MINNEAPOLIS (WCCO) — With road construction season in full swing, Minnesotans have seen plenty of crews on the highways. MnDOT uses one of two pavements — asphalt or concrete — which has John from Eagan asking: How does MnDOT choose which one? Good Question.
In Minnesota, 61 percent of the roadway is asphalt, 16 percent is concrete and 23 percent is a mixture of both. The two pavements are made of gravel, sand and rocks, but have a different way of holding together.
Concrete is more expensive, but it lasts longer – up to 25 years versus 15 years for an asphalt overlay, according to Curt Turgeon, MnDOT’s State Pavement Engineer.
At MnDOT Office of Materials and Road Research in Maplewood, there is an asphalt lab and a concrete research lab. Turgeon says the decision on which paving materials to use is made on a case-by-case basis. He says they conduct an analysis by asking several questions.
Will an asphalt mix work? Will a concrete fix work? Do they have the money for either one? What are the anticipated lives of the two fixes?
“Certainly things like traffic come into play,” Turgeon says. “We don’t want to do a lot of short-term fixes where there is high volume and have to keep going back over and over.”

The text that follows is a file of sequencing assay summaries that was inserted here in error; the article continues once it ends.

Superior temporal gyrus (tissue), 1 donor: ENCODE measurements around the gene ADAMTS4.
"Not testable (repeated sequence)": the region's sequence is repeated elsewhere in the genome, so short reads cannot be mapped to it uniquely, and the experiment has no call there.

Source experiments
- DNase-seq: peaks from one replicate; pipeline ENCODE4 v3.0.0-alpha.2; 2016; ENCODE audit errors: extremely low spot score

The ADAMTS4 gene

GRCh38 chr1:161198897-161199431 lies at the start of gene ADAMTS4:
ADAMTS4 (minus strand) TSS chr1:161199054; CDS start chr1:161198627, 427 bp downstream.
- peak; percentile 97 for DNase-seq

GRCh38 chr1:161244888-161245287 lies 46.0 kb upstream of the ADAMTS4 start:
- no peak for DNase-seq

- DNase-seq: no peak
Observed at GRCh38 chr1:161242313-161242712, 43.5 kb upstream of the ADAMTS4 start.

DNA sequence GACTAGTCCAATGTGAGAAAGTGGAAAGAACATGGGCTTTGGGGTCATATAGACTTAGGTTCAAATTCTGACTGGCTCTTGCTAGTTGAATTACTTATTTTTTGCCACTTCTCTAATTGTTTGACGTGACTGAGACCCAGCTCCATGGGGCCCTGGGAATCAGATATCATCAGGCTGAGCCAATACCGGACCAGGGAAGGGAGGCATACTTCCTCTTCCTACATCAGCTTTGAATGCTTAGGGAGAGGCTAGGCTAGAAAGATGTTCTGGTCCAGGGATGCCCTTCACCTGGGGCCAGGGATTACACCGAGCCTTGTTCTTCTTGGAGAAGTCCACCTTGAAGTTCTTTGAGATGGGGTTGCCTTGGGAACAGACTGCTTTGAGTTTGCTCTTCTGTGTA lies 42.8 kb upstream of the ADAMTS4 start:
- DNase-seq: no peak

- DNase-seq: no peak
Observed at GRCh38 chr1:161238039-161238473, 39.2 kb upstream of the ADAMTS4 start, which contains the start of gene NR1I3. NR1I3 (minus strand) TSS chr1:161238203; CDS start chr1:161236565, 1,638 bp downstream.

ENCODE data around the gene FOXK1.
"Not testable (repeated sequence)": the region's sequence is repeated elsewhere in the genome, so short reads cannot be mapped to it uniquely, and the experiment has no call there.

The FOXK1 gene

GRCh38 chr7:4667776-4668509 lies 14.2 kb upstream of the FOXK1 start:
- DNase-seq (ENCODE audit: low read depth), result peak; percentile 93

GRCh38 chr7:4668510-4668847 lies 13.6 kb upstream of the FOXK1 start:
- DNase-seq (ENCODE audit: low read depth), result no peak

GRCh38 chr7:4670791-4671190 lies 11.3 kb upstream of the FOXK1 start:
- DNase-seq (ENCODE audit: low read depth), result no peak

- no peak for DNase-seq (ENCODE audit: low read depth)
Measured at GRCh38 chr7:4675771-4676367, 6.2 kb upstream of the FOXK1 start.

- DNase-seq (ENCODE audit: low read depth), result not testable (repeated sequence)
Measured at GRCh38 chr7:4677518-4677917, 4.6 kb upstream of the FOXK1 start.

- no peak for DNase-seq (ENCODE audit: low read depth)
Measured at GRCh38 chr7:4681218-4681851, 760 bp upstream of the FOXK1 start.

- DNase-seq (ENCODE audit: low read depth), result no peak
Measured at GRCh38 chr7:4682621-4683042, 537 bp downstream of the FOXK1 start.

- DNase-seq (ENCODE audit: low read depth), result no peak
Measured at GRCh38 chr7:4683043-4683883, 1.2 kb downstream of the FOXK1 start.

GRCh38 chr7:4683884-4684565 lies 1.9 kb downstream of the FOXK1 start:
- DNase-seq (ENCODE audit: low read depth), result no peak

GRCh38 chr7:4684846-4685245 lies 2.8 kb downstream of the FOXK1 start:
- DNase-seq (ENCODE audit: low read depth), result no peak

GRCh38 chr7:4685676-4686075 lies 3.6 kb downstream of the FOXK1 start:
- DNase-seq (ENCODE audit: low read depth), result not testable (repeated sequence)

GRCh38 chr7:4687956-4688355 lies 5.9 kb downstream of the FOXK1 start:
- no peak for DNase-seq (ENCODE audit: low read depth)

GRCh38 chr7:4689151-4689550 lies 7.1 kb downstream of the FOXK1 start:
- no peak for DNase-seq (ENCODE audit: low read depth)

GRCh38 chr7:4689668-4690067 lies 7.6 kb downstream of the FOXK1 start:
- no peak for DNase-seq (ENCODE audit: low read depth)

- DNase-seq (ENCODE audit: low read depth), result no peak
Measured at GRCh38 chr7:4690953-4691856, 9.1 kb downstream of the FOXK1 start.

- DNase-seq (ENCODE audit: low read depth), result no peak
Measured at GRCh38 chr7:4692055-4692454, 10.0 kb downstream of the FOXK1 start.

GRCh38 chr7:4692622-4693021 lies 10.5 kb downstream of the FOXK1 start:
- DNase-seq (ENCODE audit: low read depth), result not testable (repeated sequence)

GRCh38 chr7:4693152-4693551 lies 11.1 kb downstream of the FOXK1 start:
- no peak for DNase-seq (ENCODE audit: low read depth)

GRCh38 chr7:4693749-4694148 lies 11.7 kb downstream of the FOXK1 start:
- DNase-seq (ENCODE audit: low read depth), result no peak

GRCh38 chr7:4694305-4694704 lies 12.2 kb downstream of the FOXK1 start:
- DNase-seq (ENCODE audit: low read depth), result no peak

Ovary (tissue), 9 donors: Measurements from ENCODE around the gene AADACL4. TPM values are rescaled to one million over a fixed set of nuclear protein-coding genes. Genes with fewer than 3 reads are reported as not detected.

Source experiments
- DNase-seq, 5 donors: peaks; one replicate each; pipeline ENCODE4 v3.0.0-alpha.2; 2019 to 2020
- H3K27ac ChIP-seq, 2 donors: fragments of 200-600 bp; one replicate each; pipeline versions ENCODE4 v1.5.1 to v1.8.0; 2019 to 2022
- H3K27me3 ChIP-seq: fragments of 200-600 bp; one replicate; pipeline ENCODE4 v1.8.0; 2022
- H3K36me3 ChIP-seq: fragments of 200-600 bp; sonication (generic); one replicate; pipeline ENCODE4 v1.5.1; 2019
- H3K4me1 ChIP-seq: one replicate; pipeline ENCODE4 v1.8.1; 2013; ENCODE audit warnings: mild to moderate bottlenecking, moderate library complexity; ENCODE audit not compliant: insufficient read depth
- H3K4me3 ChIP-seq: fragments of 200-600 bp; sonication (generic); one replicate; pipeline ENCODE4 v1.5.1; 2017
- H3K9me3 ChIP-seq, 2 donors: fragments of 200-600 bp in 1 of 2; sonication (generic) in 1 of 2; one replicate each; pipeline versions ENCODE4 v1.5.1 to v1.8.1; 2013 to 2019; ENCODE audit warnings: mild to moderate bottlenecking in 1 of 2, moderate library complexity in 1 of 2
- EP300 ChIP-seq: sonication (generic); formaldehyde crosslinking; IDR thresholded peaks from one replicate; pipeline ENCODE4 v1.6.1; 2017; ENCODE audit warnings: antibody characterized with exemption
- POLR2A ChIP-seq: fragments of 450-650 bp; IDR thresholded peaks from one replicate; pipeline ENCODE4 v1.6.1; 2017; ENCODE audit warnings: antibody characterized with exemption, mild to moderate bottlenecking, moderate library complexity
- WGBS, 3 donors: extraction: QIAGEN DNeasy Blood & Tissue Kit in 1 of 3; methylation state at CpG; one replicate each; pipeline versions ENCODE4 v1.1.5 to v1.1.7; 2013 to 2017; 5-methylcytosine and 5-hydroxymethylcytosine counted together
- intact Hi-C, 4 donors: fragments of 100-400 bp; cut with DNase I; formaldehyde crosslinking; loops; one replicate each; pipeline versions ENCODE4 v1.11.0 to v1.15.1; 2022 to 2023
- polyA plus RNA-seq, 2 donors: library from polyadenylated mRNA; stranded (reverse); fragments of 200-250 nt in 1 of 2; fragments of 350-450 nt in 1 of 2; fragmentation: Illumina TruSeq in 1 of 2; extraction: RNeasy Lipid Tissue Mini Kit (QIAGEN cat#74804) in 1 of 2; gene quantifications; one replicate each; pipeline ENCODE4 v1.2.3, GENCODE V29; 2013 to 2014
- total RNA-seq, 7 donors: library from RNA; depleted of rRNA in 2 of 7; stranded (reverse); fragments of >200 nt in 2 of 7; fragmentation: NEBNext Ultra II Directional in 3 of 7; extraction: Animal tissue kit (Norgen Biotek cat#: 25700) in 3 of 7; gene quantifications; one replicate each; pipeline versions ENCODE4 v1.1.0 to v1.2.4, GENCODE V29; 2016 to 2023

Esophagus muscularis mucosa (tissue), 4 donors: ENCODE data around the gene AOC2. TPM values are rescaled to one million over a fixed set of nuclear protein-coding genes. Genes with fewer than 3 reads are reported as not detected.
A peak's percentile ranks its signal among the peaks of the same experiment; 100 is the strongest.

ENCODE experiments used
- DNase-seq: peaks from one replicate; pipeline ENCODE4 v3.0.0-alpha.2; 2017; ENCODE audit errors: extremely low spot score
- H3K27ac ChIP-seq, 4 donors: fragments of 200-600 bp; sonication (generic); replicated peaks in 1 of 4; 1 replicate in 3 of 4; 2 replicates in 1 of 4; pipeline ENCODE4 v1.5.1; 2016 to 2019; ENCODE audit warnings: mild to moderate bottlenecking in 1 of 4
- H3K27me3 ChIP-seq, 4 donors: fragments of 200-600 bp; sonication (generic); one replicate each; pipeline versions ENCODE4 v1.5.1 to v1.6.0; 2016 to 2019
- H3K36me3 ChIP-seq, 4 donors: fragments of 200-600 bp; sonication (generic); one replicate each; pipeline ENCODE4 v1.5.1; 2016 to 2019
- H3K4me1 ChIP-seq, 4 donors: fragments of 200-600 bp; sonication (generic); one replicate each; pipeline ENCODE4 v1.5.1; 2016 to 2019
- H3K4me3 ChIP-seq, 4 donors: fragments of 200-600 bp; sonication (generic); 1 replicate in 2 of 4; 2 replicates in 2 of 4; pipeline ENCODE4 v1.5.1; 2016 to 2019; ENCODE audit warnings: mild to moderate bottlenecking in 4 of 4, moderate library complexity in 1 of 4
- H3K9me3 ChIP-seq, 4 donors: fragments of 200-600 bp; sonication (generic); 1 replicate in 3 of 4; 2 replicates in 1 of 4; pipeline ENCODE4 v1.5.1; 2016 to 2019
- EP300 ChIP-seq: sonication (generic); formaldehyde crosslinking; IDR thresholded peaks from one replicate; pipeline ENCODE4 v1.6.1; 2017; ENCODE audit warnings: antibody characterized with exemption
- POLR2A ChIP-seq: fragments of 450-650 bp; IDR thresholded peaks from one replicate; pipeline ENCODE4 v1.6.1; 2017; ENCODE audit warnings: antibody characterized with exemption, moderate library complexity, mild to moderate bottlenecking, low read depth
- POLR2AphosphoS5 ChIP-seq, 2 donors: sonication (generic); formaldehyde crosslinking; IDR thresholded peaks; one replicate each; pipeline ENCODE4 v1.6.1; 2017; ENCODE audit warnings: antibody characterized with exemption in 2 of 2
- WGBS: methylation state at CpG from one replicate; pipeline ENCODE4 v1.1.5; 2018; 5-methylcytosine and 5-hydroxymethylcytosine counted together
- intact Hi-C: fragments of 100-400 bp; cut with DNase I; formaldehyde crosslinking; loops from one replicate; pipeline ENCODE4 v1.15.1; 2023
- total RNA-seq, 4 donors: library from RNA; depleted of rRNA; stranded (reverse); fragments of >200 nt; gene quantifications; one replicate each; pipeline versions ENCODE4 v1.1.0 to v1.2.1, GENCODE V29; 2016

Generally, his team looks at the costs of construction and maintenance over a 50-year period. They’ll also take into consideration the original type of pavement and whether or not the project requires road closures.
“If we need to do things that are down deep, then we might do a longer-term fix on the pavement as well,” he says.
Most of the roads in the metro area are concrete. This summer’s 694 project will be concrete due primarily to high traffic volume. The current pavement on the section of I-94 between the Twin Cities is an asphalt overlay that has to be redone every eight to 10 years.
“We’ll probably continue like that because the costs of fixing that corridor properly, with bridges and all the things that need to be fixed,” he says. “We just don’t have in our pocket and we don’t have all those things figured out.”